Depression has long been associated with an increased risk of cardiovascular disease. People who are depressed have higher rates of heart attack, stroke, angina, atrial fibrillation and heart failure. For women with depression, however, the risk for poor cardiovascular outcomes is even greater than it is for men. Evidence about these gender differences in cardiovascular outcomes is still controversial, in part because the reasons for these differences are not fully understood.

A new study has also found the association between depression and cardiovascular events is more significant in women than men, and the Japanese researchers suggested a few mechanisms to account for these differences.

Women in the study who were diagnosed with depression were about 25 percent more likely than men with depression to have a cardiovascular event.

The University of Tokyo researchers used data taken between 2005 and 2022 from the JMDC Claims Database, which offers a combination of both health data and insurance claims data from inpatient and outpatient settings in Japan.

Of the more than 4.1 million people enrolled in the study, almost 2.4 million were men. The average age of participants was 44. Depression was diagnosed in nearly 100,000 or 4.2 percent of the men and over 78,000 or 4.5 percent of the women.

All the study participants were followed for about 42 months to see if they developed cardiovascular issues such as heart attack, stroke, angina, atrial fibrillation and heart failure.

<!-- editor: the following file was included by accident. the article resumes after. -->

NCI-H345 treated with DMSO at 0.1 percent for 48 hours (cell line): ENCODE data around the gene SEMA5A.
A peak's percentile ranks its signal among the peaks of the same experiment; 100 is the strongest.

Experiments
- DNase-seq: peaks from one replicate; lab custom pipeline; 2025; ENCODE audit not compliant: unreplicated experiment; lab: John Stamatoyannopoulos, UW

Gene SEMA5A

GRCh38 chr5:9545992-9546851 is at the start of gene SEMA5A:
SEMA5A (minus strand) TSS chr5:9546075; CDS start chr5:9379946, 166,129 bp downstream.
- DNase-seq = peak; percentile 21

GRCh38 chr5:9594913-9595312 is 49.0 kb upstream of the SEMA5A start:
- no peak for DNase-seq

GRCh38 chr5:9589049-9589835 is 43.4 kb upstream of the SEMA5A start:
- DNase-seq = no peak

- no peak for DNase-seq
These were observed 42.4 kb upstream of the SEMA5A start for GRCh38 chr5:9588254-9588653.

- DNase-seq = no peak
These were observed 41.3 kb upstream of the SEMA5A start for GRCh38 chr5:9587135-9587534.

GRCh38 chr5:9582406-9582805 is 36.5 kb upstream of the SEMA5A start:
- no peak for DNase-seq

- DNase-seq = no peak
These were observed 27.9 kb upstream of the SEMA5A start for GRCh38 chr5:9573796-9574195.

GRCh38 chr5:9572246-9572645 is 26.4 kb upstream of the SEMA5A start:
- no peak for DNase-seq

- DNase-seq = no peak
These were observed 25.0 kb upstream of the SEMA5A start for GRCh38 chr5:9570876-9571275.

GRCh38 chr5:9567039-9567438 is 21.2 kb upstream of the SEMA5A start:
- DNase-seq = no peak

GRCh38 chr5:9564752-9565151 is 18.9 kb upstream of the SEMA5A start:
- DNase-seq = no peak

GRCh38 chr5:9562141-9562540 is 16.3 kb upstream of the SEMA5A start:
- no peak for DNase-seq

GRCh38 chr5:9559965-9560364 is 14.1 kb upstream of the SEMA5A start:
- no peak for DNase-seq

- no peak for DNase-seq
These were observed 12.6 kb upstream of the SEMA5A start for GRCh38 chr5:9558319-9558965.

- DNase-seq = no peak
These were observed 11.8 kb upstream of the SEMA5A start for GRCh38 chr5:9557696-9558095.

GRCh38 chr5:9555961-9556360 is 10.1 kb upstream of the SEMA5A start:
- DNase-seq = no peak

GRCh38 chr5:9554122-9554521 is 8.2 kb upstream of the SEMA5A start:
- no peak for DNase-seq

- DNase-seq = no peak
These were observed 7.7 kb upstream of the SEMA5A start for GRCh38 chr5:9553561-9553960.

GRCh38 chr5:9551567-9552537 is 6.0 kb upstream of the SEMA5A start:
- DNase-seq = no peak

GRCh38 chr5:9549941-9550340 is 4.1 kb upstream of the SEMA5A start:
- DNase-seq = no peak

Obesity, hypertension, diabetes mellitus, dyslipidemia and physical inactivity were more common in both men and women with depression, but the women in the study who were diagnosed with depression were about 25 percent more likely to have a cardiovascular problem with depression.

What's behind women's seeming vulnerability? Women may have more severe and persistent symptoms of depression, the researchers said. They are also likely to experience depression during periods of significant hormonal changes, such as pregnancy and menopause. Women are also more prone to cardiovascular risk factors such as hypertension, diabetes and obesity when they are depressed.

In addition to these sex differences in rates of depression and cardiovascular disease or CVD, gender differences in healthcare use and treatment and biological factors including genetics and hormones may also put women with depression at greater risk for cardiovascular disease.

“Our study found that the impact of sex differences on the association between depression and cardiovascular outcomes was consistent,” said researcher Hidehiro Kaneko, an assistant professor at the University of Tokyo. “The identification of sex-specific factors in the adverse effects of depression on cardiovascular outcomes may help in the development of targeted prevention and treatment strategies that address the specific CVD risks faced by depressed patients.”

“Healthcare professionals must recognize the important role of depression in the development of CVD and emphasize the importance of a comprehensive, patient-centered approach to its prevention and management,” he said, adding that by treating and preventing a person's depression, providers could reduce the number of CVD cases.

The researchers note that the study had some limitations. It was observational and could not establish that depression was directly associated with cardiovascular events; the data did not take into account the severity and duration of depressive symptoms; and the physical and emotional effects of COVID-19 could be potentially confounding factors.

The study was published in Journal of the American College of Cardiology: Asia.